As I went into the pharmacy bathroom to put the special band aids for cuts on my temple – I surrendered to the fact that only I was going to help myself – no one else.  Quite often that is the reality of life.  That is why I always ask God for care and strength and to show me the way every day. I cleaned my self up in the 2nd public bathroom of the morning and I took care of my wound all on my own and it only cost me $3.19.  The two butterfly band aids seem to be just fine.  Again – I took care of myself.  I am responsible.  And I will heal.  The thing is – I did feel really lonely and separate – but not because I was home alone when this all happened. I felt alone because I was in two places of business – an emergency room and a pharmacy – and compassion was nowhere to be found.  That left me feeling lonely as well as greatly disappointed. 

As I slowly walked through that parking lot and carefully got back in my car, I made a decision that I need to do something to be a part of this community I live in.  I will continue to be one of the caring and kind people, not one of the unaware and uncaring people. . . .  Interestingly enough, at that moment a van drove right past me, it had big letters that said, “Food Pantry”.  Wow, that was a fast hint.  Is that what I need to check out?  The Food Pantry?  Is that a good place to sprinkle some compassion?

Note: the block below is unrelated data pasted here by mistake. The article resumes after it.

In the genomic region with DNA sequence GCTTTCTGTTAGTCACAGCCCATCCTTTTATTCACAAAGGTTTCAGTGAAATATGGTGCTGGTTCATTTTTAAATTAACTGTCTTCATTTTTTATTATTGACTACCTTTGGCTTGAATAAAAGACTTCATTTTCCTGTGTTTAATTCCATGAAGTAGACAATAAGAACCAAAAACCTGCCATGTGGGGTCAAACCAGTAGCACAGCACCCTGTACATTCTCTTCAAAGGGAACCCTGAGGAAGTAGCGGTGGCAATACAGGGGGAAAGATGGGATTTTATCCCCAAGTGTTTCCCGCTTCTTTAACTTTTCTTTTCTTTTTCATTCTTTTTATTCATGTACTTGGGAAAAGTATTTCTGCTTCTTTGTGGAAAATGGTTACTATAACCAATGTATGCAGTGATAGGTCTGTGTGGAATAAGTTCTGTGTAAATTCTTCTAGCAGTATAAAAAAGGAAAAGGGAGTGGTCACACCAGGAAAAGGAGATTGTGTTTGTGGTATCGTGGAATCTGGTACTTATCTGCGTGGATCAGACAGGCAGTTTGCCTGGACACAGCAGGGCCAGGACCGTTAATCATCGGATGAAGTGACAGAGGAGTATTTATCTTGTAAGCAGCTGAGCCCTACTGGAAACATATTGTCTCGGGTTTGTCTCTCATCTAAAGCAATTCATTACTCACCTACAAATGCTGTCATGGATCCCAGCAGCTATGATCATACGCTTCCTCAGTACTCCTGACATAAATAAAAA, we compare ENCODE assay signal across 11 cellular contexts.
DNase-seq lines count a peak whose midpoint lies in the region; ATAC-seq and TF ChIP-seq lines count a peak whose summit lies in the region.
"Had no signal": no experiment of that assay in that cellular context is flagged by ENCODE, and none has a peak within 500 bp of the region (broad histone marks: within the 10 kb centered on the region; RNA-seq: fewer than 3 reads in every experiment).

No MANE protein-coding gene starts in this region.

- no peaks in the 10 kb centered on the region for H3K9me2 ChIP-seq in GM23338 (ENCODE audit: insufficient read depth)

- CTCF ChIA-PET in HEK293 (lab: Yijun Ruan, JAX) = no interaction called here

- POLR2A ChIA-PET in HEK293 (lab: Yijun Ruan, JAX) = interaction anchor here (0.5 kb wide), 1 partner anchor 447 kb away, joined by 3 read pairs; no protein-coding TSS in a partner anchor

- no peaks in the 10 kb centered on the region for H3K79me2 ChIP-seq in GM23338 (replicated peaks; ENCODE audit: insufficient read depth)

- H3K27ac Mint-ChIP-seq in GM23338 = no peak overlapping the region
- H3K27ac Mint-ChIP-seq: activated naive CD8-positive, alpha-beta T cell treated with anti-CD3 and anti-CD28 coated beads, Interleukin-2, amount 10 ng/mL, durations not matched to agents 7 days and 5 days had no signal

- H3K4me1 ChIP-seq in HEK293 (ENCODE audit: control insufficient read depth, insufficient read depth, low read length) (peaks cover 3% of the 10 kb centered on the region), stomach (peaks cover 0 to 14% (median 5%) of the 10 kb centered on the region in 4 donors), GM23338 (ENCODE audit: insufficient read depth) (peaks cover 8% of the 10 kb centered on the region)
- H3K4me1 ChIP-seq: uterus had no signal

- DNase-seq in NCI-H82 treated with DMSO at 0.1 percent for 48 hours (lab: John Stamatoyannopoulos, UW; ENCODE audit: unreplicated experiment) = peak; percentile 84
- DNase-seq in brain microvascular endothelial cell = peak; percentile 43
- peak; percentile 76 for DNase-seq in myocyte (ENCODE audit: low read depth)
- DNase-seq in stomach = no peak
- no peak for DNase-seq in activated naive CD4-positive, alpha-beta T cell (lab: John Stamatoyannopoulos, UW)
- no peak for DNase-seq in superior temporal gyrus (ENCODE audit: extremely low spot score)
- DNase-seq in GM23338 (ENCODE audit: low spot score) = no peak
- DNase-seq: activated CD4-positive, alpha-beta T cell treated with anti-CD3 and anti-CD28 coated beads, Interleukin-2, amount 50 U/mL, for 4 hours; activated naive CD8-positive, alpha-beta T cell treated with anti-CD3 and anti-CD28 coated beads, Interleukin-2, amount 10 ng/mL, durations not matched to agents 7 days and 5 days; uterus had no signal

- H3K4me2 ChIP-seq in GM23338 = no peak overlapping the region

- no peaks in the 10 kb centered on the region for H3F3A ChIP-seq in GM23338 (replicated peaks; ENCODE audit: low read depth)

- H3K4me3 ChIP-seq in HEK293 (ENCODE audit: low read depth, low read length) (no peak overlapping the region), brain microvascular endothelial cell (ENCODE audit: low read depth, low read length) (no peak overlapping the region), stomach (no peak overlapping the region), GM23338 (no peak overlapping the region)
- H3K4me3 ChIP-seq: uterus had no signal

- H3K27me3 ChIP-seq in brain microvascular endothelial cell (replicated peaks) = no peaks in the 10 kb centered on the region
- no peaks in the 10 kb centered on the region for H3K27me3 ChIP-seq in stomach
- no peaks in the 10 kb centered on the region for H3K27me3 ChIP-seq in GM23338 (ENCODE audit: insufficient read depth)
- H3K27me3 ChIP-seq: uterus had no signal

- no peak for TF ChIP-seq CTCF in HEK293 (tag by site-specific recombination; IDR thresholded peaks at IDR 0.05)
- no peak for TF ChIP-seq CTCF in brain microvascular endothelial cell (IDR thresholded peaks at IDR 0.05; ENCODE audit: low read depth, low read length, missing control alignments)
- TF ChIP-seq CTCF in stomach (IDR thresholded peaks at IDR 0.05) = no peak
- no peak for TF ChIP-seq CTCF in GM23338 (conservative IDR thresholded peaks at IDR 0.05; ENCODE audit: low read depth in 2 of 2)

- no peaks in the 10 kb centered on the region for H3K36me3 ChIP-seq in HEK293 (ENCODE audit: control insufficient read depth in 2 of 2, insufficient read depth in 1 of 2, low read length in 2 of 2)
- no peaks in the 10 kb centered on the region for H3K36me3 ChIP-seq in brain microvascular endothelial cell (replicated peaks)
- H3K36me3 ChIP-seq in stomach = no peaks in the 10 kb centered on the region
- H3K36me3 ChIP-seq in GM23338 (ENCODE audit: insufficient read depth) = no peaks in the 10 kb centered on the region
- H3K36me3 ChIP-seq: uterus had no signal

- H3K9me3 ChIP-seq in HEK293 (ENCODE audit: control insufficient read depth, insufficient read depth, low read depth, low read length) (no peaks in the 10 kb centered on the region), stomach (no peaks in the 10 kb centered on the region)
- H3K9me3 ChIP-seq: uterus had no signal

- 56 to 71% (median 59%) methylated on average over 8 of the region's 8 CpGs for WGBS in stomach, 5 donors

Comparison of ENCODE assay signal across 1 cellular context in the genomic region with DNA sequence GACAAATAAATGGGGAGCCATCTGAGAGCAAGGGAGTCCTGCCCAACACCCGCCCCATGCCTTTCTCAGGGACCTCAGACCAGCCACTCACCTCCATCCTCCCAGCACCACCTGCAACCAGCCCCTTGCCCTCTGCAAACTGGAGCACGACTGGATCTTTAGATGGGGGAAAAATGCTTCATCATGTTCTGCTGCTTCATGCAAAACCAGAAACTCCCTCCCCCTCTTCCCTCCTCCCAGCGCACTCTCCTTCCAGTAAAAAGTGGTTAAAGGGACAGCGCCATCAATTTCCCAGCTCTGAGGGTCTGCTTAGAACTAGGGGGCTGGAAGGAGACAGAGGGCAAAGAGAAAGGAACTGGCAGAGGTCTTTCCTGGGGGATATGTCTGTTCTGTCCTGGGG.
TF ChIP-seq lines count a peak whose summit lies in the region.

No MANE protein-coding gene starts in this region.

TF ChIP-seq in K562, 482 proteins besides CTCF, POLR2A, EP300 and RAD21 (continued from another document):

When I got back home I made a much needed cup of hot coffee, put on clean clothes and tossed the bloody clothes and sheets in the washing machine.  I sat down at my desk. I felt like writing.  My on going list of things I want to do or find out about was sitting in front of me.  Written on a piece of paper under this list it said in my handwriting, “Food Pantry” with a phone number.  I had forgotten that I wanted to find out more about this place so I could help out and be a positive part of the community.  Yes indeed, I can take a hint, I’ll check out the Food Pantry and see if I can start to help sprinkle a little compassion around this place.